By Martin Morris
Sanaa had been urged last month to halt Operation Scorched Earth, launched against rebels Aug 11.
Malek al-Huthi, leader of Zaidi Shiite rebels who have battled government troops in northern Yemen for the past two months, said on Saturday he is ready for a "dialogue" proposed by opposition leaders."We are ready for dialogue, to respond positively to all national initiatives and to stand alongside all honourable people wanting to save the country from corruption and injustice," Huthi said in a statement.
Last month an opposition alliance urged Sanaa to halt Operation Scorched Earth, launched against the rebels on August 11, and to promote development in Yemen's south in order to preserve the unity of the impoverished country.
Huthi did not specifically mention the possibility of dialogue with the government, which accuses the rebels of being supported by Iran, a charge the Zaidis deny.
But rebel spokesman Mohammed Abdessalam told AFP: "We are ready for dialogue with all political parties in Yemen including the government." His group would accept "Yemeni or Arab" mediation aimed at a ceasefire.
"We have no objection to neutral mediation," Abdessalem said, while stressing that it is up to the "government to decide to continue or to halt the war."
"We will respond to all aggression with the resources we have available," he said.
An official who asked not to be named said the rebels should meet the six conditions the state has set for a ceasefire, including giving up their weapons, reopening roads and re-establishing government rule in the conflict zones.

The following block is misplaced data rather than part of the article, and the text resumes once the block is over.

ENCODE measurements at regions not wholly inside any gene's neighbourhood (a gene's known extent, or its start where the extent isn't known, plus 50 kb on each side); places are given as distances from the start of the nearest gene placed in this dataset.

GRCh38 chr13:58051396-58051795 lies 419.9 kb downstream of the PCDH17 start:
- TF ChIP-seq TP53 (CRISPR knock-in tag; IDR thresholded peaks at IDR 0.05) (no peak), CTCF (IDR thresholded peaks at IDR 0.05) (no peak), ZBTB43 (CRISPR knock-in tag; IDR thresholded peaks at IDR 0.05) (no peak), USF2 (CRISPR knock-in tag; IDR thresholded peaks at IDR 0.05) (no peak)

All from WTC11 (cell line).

"We are pleased the rebels are opening up to dialogue but they must fully comply with the six points set by the government at the start of the war," he told AFP.
Mohammad al-Sabri, a member of the opposition alliance, said a ceasefire must precede the start of talks. "We cannot start dialogue while the war is continuing."
The government twice announced a ceasefire in September but each lull in fighting lasted only a few hours.
On Friday, UN humanitarian officials voiced alarm over the "dire" condition of civilians displaced by the fighting in the mountainous north and appealed for money to pay for aid.
The United Nations says some 150,000 people have been displaced in northern Yemen in the past five years, including 55,000 since fighting resumed in August.
On Saturday, UN humanitarian chief John Holmes held talks in Sanaa with Yemeni leaders as part of a three-day visit to the country to draw attention to the crisis.
At a news conference on Sunday he will speak about the results of his visit, which included a trip to one of five camps housing thousands of the people who have fled their homes since the latest flare up in the north Yemen violence.
"Agencies are working hard to provide assistance where they can," he said, lamenting that the UN had only received 3.8 million dollars (2.6 million euros) since September 2 in response to a call for emergency funds of 23.5 million dollars to help Yemen's displaced.